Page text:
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Girl Meets World: The girls take on the world

Long-time Boy Meets World fans as well as Disney Channel viewers eagerly await tonight’s premiere of Girl Meets World in the US. Michael Jacobs was reportedly originally approached by Disney to remake Boy Meets World. Understandably (and thankfully) he didn’t want to do that. What he wasn’t against, however, was a spin-off. While the pilot episode doesn’t officially air until tonight, it was released earlier on Disney Channel’s online app and iTunes. If you haven’t yet caught the pilot episode, here’s what you can expect…

Girl Meets World centres on Riley (Cory and Topanga’s teenage daughter, played by Rowan Blanchard) and her best friend Maya (Sabrina Carpenter), much like the original show focused on Cory and Shawn’s friendship. Meanwhile, the story of kid living next door to his teacher has changed. It’s now: kid’s dad is also her teacher. That’s got to be worse, right?!


Pre-teen sitcoms

The classic 90’s sitcom, Boy Meets World, was relatively hard-hitting for a kids’ sitcom. Strangely, kids TV seems to have gone backwards since then. Instead of talking about real issues that affect kids their age, the onslaught of teen and pre-teen shows Disney has been churning out deal in outlandish, farcical situations.

Hannah Montana featured a pop star with a wig, Sonny With A Chance had teenagers who were all TV stars as characters, Austin and Ally has kids trying to break into the music biz, Shake it Up features talented dancers already with careers, The Suite Life (and its sequel, Suite Life on Deck) featured kids living in grand hotels or on a cruise ship, Jesse has a nanny looking after wealthy kids, in That’s so Raven the main character had psychic powers, a New York family navigates life as wizards in Wizards of Waverly Place, and so on. Are you getting the picture? There’s very little connection to actual real life in any of these shows. Why is that?

Girl Meets World creditsSitcoms that do well for older audiences tend to be those that actually depict what life is like for a group of people (of course, somewhat exaggerated for comedic purposes). For instance, Friends did so well as it was the only show at the time to really show what it was like for twenty-somethings navigating their way through life. So why not offer the same for the younger generation? They, too, are trying to discover who they are, navigate the ups and downs of life, figure out how to deal with bullies, learning it is ok to be different, and that not everyone has the perfect family or is good at everything. It’s all well and good to address these issues as an aside in unrealistic shows, but wouldn’t it be great to show kids a relatively normal life and how others deal with it?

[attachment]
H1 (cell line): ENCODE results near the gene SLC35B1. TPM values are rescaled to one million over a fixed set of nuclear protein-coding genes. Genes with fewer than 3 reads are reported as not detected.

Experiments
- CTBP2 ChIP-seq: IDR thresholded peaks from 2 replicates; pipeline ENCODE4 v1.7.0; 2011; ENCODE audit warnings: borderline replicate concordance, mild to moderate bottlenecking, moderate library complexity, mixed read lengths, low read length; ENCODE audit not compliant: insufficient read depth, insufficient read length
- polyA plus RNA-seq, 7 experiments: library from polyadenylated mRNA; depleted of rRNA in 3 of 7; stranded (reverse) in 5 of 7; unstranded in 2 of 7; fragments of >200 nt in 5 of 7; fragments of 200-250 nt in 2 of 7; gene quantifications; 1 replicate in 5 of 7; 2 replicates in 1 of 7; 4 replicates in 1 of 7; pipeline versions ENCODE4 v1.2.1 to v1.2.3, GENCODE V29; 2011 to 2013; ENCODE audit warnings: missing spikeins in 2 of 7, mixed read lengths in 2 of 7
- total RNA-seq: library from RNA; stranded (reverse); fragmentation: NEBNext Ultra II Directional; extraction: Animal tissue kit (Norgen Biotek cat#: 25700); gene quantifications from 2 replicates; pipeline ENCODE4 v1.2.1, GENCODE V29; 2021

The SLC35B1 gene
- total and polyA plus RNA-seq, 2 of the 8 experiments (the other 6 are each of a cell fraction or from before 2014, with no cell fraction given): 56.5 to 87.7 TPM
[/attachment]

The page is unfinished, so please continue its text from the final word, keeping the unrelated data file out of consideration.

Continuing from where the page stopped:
That’s the premise of bringing to life Girl Meets World. But will it succeed? Some of the best episodes of its predecessor that deal with ‘darker’ issues are banned from the Disney Channel. It seems that the channel may limit the success of the kind of show the creators are hoping to create, to its detriment. How is it a good lesson to teenagers to never allow shows to openly discuss pre-marital sex, underage drinking, drugs, suicide, sexuality, etc? It isn’t. Until we show children that these really are issues and they will need to deal with them, we can’t expect them to ever have a mature response to them.


Stepping out of the shadows and finding your own way

While Riley Matthews is trying to find her own way (something that is mentioned in no uncertain terms – and repeatedly – she needs to make it ‘her world’, as her father has already ‘met’ his world), the series itself has to find its way. How much of it’s predecessor should it take on board and what is its own identity going to be? Obviously there are certain similarities straight away: Riley is the Cory character, wanting to do the right thing and not sure about who she is or what she wants. Meanwhile, Maya is Shawn: she’s the girl from the wrong side of the tracks, she causes trouble and has a rough home life. Maya gets them into trouble and Riley gets them out of it. This familiarity is good, it’s why we loved the show, and why Cory and Shawn’s relationship is often voted one of the best TV friendships of all time. I definitely want to see more of that.